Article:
Idaho Offers Businesses A Welfare Home

While Idaho legislators are looking for money in all the wrong places, the text from a Dept. of Commerce brochure is quite revealing. In short, the state and local governments are in an economic civil war with their neighbors in a battle predicated upon seeing who can give away the most.

Businesses decide where to locate based on how much they can screw the governments out of in the way of cash, tax credits, and other incentives. The intended result is always JOBS! However when the business doesn’t pay property tax for five years and can depend on getting free services, it is a recipe for financial disaster.

When businesses don’t pay taxes, the justification is always, “They create jobs and the employees pay taxes.” Truth is, the employees consume services. They poop in our sewers, fill our schools with kids, jam the roads with traffic, and create a demand for police and fire–none of which is paid by the companies that get the tax breaks.

When the housing bubble springs a leak, Idaho is at the top of the heap in foreclosures, education crises, and unemployment.

Here is what the Dept. Of Commerce offers:
Tax Incentives
Why Idaho?
Business Climate
Together with some of the lowest overall costs of doing business in the country, Idaho has a variety of incentive programs designed to assist business start-up, business expansion, and business productivity.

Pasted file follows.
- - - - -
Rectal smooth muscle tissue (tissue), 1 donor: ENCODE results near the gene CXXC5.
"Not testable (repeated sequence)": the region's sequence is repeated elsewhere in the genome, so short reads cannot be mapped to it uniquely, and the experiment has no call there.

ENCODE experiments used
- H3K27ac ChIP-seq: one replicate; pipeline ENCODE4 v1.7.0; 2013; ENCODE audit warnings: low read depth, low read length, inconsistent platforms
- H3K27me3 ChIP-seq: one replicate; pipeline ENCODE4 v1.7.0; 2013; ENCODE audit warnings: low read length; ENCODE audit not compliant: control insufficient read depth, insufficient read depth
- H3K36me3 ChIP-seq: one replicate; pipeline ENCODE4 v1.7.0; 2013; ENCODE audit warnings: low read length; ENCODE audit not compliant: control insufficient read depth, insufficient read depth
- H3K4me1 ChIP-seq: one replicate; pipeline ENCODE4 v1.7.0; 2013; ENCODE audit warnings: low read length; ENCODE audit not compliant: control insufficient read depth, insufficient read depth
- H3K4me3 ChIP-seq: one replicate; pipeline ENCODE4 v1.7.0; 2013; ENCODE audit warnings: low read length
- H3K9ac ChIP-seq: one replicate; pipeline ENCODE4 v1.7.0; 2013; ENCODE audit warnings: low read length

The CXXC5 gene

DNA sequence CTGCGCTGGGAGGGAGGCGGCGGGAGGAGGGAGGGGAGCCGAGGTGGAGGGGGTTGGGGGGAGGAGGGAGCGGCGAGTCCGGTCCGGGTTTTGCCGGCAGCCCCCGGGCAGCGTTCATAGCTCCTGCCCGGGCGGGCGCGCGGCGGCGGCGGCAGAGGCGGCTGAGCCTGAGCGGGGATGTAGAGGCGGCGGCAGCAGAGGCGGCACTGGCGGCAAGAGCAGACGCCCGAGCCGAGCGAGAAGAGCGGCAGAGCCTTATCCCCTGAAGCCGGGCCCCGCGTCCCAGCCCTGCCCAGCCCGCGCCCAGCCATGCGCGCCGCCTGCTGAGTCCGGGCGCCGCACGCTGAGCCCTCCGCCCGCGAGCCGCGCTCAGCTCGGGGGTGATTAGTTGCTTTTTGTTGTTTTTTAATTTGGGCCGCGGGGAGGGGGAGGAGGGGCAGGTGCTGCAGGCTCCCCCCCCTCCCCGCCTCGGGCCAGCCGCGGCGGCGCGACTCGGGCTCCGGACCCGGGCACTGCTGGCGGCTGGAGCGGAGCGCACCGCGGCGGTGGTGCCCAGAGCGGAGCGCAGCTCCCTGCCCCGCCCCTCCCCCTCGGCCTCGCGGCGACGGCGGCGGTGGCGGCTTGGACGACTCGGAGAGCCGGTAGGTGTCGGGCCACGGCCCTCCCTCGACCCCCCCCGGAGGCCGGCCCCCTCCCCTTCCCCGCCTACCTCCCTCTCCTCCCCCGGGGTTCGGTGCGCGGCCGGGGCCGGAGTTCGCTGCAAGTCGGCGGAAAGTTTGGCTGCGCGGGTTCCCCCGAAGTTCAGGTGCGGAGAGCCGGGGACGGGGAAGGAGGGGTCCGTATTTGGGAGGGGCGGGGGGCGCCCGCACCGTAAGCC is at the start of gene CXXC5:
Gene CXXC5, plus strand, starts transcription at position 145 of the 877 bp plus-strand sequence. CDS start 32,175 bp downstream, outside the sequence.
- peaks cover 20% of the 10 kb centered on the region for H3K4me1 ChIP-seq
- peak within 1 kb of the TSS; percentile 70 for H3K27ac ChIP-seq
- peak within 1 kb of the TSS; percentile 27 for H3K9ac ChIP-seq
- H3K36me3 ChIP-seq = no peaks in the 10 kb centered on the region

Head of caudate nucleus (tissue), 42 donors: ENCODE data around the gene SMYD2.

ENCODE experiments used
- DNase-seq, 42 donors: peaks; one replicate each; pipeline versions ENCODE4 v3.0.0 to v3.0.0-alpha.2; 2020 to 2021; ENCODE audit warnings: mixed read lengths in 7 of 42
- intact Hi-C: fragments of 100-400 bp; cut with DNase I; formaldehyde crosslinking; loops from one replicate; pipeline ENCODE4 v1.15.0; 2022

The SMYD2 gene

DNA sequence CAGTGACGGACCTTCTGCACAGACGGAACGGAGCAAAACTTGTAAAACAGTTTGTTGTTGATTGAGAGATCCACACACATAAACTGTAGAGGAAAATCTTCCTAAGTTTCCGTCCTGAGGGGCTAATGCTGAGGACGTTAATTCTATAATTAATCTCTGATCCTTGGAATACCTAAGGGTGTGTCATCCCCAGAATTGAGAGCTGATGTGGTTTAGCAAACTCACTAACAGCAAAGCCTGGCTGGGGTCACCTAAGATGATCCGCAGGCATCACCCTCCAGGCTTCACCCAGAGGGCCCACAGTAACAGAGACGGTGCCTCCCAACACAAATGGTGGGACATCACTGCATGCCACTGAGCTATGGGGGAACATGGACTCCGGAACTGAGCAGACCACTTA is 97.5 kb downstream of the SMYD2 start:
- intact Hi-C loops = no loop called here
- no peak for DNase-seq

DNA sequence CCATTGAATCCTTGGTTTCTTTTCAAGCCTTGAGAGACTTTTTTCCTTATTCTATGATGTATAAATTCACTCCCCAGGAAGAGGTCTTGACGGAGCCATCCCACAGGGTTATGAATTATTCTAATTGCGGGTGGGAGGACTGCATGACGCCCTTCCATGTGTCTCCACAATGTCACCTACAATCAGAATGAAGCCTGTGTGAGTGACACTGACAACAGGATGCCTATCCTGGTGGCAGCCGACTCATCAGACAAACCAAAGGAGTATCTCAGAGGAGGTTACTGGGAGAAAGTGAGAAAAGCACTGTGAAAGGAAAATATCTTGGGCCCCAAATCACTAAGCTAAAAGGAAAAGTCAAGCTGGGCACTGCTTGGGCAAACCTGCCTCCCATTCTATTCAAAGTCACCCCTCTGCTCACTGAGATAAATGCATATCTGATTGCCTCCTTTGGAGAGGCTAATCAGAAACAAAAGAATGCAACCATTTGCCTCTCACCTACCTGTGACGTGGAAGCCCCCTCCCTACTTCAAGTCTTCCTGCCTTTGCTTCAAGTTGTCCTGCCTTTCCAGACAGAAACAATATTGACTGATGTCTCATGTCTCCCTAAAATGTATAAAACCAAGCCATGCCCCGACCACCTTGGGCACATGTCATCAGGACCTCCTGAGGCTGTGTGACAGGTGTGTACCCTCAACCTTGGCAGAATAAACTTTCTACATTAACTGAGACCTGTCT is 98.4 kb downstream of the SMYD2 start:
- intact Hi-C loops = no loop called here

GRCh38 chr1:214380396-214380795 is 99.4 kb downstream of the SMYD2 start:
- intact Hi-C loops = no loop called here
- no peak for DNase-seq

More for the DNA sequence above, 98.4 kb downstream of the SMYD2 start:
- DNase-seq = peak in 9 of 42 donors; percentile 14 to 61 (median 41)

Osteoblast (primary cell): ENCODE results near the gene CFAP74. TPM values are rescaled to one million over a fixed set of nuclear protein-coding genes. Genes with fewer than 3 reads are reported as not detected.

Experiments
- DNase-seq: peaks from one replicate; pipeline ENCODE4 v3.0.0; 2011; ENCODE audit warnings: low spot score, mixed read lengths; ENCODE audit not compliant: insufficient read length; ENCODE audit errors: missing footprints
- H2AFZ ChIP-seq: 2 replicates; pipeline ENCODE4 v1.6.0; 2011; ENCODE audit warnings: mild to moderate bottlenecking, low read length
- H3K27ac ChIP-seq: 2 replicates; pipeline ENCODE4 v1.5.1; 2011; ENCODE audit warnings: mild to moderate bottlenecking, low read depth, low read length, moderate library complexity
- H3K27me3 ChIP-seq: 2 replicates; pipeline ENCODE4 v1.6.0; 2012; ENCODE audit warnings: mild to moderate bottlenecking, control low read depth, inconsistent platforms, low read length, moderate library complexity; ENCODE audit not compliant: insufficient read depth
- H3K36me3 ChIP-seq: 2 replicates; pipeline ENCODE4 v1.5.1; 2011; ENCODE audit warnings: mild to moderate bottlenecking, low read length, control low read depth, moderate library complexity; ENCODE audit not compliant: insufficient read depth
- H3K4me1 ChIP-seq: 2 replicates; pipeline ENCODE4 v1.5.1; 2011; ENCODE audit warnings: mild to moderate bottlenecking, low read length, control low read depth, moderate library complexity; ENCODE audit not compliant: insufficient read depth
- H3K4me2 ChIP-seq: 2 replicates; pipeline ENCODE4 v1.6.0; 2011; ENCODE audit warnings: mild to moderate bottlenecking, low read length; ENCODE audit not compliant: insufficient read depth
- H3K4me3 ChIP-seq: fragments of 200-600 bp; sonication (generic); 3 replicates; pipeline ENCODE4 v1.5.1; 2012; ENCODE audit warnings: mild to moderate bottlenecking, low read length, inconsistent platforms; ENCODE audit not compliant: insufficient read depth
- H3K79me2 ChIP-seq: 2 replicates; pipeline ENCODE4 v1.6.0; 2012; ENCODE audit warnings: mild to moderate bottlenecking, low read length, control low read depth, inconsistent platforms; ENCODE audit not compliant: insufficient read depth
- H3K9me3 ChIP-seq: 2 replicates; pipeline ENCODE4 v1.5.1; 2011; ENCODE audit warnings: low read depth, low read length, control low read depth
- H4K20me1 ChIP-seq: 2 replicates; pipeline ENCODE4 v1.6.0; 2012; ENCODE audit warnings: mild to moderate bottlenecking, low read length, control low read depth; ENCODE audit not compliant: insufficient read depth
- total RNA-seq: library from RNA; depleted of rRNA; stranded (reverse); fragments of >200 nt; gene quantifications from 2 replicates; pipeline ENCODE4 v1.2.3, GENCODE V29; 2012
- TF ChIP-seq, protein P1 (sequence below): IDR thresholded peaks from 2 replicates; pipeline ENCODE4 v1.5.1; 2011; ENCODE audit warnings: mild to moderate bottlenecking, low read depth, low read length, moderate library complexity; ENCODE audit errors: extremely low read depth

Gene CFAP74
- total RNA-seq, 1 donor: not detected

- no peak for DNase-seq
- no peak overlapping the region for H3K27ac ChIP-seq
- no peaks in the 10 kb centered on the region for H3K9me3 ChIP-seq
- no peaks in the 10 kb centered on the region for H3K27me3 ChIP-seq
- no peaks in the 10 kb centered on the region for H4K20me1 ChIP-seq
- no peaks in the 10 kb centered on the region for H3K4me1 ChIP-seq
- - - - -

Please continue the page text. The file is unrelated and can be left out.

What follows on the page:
From financial incentives to business tax credits to worker training programs, Idaho’s incentives are designed to enhance overall profitability and make doing business from Idaho very attractive. Plus, Idaho is near the top in virtually all indicators of business and economic vitality.

Companies looking to expand into Idaho should consider:
– A reasonable income tax. Companies that manufacture and process typically pay much less than the state’s 7.6 percent corporate income tax rate. That’s because of a generous investment tax credit for capital intensive businesses. Tax credits carry over 14 years.

– No sales tax for equipment or raw materials used in food processing, manufacturing, pollution control equipment, utilities or industrial fuels.

– Idaho is third in the nation for the most reasonable property tax. Then again, there is a good chance that companies won’t pay property tax for the first five years after start up. An Idaho statute allows local counties to make that decision for manufacturing enterprises that invest a minimum of $3 million.

– The Idaho Department of Labor can offer businesses customized recruiting services as well as workforce training. Financial reimbursement up to $3,000/employee is available to eligible companies for training
new employees. Idaho’s colleges and universities also offer customized workforce training programs.

Comments & Discussion

Comments are closed for this post.

  1. A couple of things jump out here. First, note there are no amounts of relief shown. That tells me the “business” looking to re-locate is limited in the tax relief only by their ability to negotiate. Second, although it isn’t near as attractive as the brochure, it would be more truthful to simply say: Come to Idaho where we have no problem giving you our citizen’s tax money!!!